Tumbling crude oil futures knocked Asian shares on Monday after producers’ talks failed to agree on a plan to curb the global supply glut, while Tokyo stocks skidded as investors assessed the impact of a devastating earthquake in southwestern Japan.
The gloom was expected to spread to European bourses, with financial spreadbetter IG predicting Britain’s FTSE 100 .FTSE would open 0.9 percent lower and Germany’s DAX .GDAXI was seen opening down 0.8 percent.
Some 18 oil exporting nations, including OPEC members, had gathered in Doha, the capital of Qatar, over the weekend in an attempt to agree to stabilize output at January levels until October 2016. The pact fell apart after Saudi Arabia demanded that Iran join in.
Brent crude futures LCOc1 tumbled about 4.2 percent to $41.31, while U.S. crude CLc1 slid about 4.4 percent to $38.59. [O/R]
MSCI’s broadest index of Asia-Pacific shares outside Japan .MIAPJ0000PUS was 0.8 percent lower, pulling away from a five-month intraday high touched on Friday.
China’s blue-chip CSI300 index .CSI300 was down 1.4 percent, while the Shanghai Composite Index .SSEC lost 1.5 percent.
S&P 500 e-mini futures SPc1 dropped 0.7 percent. Wall Street ended with modest losses on Friday but major indexes still posted weekly gains.
The Nikkei stock index .N225 ended down 3.4 percent, as investors and companies assessed the impact of devastating earthquakes in southwestern Japan’s Kyushu island on manufacturers’ supply chains.
A 7.3 magnitude tremor struck early on Saturday, following a smaller quake on Thursday, centered on the region’s Kumamoto prefecture, an important manufacturing hub.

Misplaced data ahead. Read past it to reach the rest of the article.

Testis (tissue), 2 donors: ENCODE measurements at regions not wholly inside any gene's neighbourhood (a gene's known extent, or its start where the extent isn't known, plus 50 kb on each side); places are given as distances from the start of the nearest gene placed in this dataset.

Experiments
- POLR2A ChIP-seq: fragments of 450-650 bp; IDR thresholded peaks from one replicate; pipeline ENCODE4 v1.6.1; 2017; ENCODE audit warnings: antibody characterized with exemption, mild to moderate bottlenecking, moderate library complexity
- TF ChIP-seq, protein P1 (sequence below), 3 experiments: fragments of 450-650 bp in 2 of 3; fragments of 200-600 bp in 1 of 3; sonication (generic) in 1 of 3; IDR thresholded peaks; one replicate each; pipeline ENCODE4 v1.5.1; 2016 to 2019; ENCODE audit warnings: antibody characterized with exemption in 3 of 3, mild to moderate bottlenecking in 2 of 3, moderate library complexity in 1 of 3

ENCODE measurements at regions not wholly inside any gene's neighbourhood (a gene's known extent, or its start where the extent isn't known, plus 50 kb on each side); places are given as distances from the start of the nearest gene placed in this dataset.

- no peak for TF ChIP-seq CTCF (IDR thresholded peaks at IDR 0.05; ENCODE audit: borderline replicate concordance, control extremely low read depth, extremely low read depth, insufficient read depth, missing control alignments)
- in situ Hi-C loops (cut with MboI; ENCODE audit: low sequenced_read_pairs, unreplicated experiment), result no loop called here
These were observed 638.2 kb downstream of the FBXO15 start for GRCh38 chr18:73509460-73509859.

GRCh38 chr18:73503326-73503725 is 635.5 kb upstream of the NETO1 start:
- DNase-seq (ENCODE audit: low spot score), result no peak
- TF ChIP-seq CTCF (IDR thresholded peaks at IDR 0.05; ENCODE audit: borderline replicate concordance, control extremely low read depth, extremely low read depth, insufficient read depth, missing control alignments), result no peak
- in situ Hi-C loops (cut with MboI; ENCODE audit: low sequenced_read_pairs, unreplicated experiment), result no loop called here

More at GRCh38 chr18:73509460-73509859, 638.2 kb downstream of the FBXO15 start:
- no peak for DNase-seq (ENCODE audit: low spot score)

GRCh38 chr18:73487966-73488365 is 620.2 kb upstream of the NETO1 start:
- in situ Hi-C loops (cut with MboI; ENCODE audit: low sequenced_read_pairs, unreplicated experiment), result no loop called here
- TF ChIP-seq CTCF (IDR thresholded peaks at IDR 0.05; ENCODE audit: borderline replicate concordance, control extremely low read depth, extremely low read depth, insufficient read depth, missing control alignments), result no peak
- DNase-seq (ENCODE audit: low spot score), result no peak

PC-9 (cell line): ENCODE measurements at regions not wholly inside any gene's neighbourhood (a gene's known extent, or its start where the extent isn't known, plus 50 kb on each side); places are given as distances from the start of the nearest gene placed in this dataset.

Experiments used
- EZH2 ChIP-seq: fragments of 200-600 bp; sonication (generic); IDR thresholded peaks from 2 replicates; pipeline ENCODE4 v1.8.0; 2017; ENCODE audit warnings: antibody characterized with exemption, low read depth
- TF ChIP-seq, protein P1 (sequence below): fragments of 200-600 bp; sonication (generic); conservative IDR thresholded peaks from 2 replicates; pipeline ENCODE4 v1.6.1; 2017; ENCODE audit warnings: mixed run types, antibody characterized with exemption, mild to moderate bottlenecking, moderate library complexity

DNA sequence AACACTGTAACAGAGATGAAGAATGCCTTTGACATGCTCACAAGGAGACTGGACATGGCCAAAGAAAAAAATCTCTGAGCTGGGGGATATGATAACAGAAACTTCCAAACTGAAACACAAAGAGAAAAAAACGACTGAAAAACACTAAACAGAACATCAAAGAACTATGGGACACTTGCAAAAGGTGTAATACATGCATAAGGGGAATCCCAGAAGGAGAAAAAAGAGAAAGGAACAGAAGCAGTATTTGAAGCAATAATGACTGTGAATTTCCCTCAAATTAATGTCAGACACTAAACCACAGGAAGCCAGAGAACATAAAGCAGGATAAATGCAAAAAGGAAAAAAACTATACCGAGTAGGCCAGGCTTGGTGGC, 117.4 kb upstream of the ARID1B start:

“We’re seeing a perfect storm of the kind of negativity that feeds into people’s fears and underscores the dangers lurking in a market where sentiment is very sensitive,” said Stefan Worrall, director of Japan equity sales at Credit Suisse.
“It’s unsurprising the yen’s recent weakness has reversed given the sour macro sentiment arising from events like the natural disaster, the failure of the OPEC meeting to follow through on the encouraging promise it had shown, as well as smaller geopolitical risks like the impeachment going on in Brazil.”
Brazilian President Dilma Rousseff lost a crucial impeachment vote in the lower house of Congress on Sunday and appeared almost certain to be forced from office. That could end 13 years of leftist Workers Party rule in Latin America’s biggest economy.
Brazil’s stocks and currency have been among the world’s best-performing assets in recent weeks on growing bets that Rousseff would be removed from office, allowing her successor to adopt more market-friendly policies.
A Tokyo-listed exchange-traded fund of Brazilian equities (1325.T) was up 4.5 percent.
The plunge in crude oil prices took a large slice out of commodity currencies.
The greenback gained 1 percent against the Canadian dollar to C$1.2952 CAD=D4 while the Australian dollar shed 0.8 percent to $0.7665 AUD=D4.
The Japanese yen, a perceived safe-haven currency, got a lift from the turmoil, with the dollar skidding 0.7 percent to 107.96 yen JPY=.
Also bolstering the yen, Japan’s lobbying efforts at last week’s Group of 20 finance ministers’ meeting in Washington failed to result in informal consent to act against an unwelcome currency rise. U.S. officials appeared unconvinced by Japan’s argument that the yen’s recent gains have been too sharp.
The euro was down 0.7 percent against its Japanese counterpart at 121.83 yen EURJPY=R after earlier dropping to 121.71, its lowest since April 2013.
The euro barely budged, edging up slightly to $1.1284 EUR=, which helped the dollar index hold steady at 94.729 .DXY.
U.S. economic data out on Friday was eclipsed by subsequent events but still gave investors little reason to cheer. Industrial production dropped a more-than-expected 0.6 percent last month, its sixth dip in the last seven months, while consumer sentiment fell to its lowest since September.
Gold, another perceived safe-haven asset, also got a lift. Spot gold XAU= rose 0.2 percent to $1,235.51 an ounce.